Rest of journey from 0 degree to 12 degrees south was with a couple of days of calm weather until we hit the easterly wind on the south side and then straight for Salvador.
Salvador was discovered in 1501 and soon became the main trade route for Portugal and a slave trade port. I'm curious the route they sailed empty back to Africa to get more slaves. Going straight east is hard so they might go south to catch the westerly wind down there. Portugal had some 30.000 voyages shipping more than 4.5 million slaves between Africa and Brazil.

Anyway our plan is going south into colder climate again. Hopefully all way down the south American continent before we have to decide if we want to explore African side or west side of south America (if wind and weather permits) .

If you want to join please send us an email.

Sailing The Farm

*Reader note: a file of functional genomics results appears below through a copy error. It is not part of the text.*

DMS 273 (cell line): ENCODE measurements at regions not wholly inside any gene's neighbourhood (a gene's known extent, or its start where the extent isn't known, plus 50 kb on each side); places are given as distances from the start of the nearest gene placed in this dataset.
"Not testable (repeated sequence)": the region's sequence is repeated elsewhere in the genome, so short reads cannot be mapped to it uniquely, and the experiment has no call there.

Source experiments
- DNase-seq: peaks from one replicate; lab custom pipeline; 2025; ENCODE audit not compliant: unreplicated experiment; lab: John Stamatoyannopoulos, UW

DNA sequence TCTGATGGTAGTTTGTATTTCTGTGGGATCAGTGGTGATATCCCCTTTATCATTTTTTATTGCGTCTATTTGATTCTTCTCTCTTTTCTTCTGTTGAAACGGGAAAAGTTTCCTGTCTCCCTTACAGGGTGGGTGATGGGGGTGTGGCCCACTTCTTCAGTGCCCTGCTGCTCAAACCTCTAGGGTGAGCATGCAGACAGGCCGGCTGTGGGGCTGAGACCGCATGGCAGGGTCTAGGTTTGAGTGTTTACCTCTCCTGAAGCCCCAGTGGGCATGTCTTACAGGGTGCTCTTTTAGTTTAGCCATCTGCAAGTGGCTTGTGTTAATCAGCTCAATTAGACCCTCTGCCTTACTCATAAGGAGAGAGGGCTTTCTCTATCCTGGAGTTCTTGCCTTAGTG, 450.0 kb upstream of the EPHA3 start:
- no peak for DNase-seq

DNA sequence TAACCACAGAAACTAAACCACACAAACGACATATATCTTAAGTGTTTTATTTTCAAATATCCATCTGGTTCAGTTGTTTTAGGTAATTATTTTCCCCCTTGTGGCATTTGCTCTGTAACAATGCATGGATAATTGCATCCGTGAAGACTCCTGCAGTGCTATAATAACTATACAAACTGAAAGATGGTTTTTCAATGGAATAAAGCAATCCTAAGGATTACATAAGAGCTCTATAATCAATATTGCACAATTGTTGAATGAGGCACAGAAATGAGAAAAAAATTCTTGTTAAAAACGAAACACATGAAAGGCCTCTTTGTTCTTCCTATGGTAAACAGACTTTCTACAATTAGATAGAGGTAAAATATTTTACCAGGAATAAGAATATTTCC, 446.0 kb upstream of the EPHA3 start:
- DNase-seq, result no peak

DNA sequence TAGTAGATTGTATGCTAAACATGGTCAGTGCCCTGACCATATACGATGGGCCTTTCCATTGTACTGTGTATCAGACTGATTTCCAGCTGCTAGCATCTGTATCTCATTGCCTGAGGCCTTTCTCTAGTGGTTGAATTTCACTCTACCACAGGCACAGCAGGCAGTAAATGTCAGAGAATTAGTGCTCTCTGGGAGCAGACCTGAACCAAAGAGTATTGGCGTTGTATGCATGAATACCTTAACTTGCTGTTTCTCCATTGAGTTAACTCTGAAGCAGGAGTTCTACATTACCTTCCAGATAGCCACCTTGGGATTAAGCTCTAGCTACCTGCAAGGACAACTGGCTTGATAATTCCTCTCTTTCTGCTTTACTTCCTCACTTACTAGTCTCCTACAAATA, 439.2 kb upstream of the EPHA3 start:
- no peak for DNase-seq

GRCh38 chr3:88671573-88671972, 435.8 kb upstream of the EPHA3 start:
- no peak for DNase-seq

A Seagypsy Tribe of Tomorrow
3 years ago
Newsletter January 2017

Dear all,

As we enter 2017 sailing the farm wants to wish all our friends a
sincerely happy new year.

2016 was a big change for our project- it was the year of sailing, not
just boatbuilding and farming.

Sofar we have sailed more than 2000 nautical miles from Oslo to the
Canary Islands.

been more than 30 pepole onboard in 2016. Hailed from all over the
world. It has been a joy to sail with all of you and we hope to see
some of you salty crew back for more fun and seasickness in 2017

We are slowly starting to know this metal lady and she seems more
happy in stronger winds. Her fastest speed is 8.7 knots.  She hates
headwind and doesent like tacking very much. (as matter of fact she
tacks like a pregnant whale on a bad day) floats like a duck in big
waves and feel extremely safe in rough weather.

For 2017 we hope to continue explore our fantastic planet, share and
learn new skills and also get scuba diving and compressor onboad to
explore our underwater world.

Our next big leg will be from Canary to South America or West Indies